Using energy more efficiently is an effort to reduce the amount of energy necessary to provide a product or service. This is usually achieved using specific technologies or production processes, but can also be achieved via behavioural changes.
A significant portion of the EU's existing energy use - at least 20% - is wasted due to inefficiency. This unnecessarily adds tens of billions of Euros to the fuel bills of European citizens and results in hundreds of tonnes of avoidable carbon emissions every year. The EU currently imports 50% of its energy and it is estimated that this will rise to 70% in the next decade if no action is taken to redress the issue, increasing vulnerability to rising energy prices and stock shortages.
However, technologies and services exist and are on the market today to enable extensive energy conservation in key sectors of European society. In the case of buildings, these technologies are predominantly cost-effective in that the initial investment is eventually recouped via the savings in energy costs. In addition, there is significant job creation potential in implementing these technologies and services.
The EU and Energy Efficiency
The EU has adopted three targets as an integrated approach towards dealing with climate and energy challenges that would simultaneously reduce carbon emissions, enhance security of energy supply and strengthen the EU's competitiveness. The so-called "20-20-20" targets of the EU Climate and Energy Package are:
- a 20% reduction in EU greenhouse gas emissions based on 1990 levels by 2020
- 20% of EU energy to come from renewable sources by 2020
- a 20% reduction in primary energy use based on projected levels by 2020
While the first two targets are mandatory, the energy savings target is indicative only.
Energy savings policy at EU level is concentrated on energy-intensive sectors such as manufacturing, transport, construction and energy conversion. In 2006, the Energy Efficiency Action Plan (EU EEAP) was presented, outlining how the EU planned to tackle excess energy use in these sectors up to 2012.
The EU is in the process of reviewing the measures and actions contained under the 2006 EEAP. It has become clear that, if activity in this arena is not significantly accelerated, Europe will only reach 50% of the energy savings target by 2020.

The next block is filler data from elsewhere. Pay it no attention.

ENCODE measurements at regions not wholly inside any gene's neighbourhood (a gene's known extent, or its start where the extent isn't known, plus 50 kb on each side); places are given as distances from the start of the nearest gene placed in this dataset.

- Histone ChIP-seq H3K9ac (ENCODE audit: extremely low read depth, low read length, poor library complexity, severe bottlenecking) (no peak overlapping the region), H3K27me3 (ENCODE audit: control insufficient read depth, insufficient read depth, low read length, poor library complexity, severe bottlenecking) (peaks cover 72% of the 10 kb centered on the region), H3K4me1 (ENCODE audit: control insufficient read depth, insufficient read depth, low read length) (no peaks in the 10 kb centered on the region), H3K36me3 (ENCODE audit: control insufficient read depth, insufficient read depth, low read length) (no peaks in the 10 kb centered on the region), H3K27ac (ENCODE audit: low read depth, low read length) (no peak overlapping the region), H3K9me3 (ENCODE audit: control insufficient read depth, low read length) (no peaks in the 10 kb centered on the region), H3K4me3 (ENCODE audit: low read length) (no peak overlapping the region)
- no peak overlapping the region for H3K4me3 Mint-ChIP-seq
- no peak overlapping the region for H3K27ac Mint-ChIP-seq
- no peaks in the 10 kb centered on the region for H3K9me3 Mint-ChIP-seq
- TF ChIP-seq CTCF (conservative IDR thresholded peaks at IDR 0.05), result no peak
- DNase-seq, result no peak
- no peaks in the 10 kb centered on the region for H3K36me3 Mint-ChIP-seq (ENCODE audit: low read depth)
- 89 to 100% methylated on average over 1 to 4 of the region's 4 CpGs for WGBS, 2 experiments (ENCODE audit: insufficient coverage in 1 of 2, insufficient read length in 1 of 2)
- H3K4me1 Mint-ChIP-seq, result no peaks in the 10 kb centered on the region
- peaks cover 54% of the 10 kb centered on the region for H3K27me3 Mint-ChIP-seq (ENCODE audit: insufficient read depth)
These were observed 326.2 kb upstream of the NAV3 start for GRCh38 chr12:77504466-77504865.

According to the preliminary results of the study ‘Energy Savings 2020’ by Ecofys and Fraunhofer ISI, published in September 2010, a full tripling of EU policy measures is necessary to achieve the 20% energy savings target in order to reduce energy bills annually by €78 billion, create 1 million jobs and save 560Mt of CO2.
Creating binding measures and targets for energy efficiency at EU level is essential to achieving the 2020 goals.
The Contribution of Buildings
Improving the energy efficiency of buildings, which account for 40% of Europe’s energy consumption, offers bigger potential energy savings than any other sector. Using existing and well-proven technologies and services, 70-90% of a building’s energy generated for heating and cooling can be reduced permanently. These savings are, to a large extent, deliverable economically. The 2006 EEAP highlighted the fact that improving the energy efficiency of buildings provides an overall negative cost method of achieving Europe’s goals on energy security, carbon abatement and economic recovery. Investing in energy efficiency is a win-win solution, unlike investments in generating capacity, infrastructure or carbon capture and storage, which are a net cost drain.
Improving the energy efficiency of buildings:
- Increases energy security, by reducing our demand for imported energy.
- Assists in economic regeneration, by requiring less expenditure on fuel.
- Achieves climate change objectives, through lower carbon emissions.
- Creates employment, by increasing local and SME jobs to install measures.
- Reduces fuel poverty, by reducing the cost for the poor to heat their homes.
- Improves the quality of the environment, because buildings become more habitable, comfortable, attractive and easier to maintain
EuroACE believes that, given these well known factors, the building sector should be the main priority area of the EU’s energy policy and energy efficiency strategy.
 EU Energy Efficiency Action Plan 2006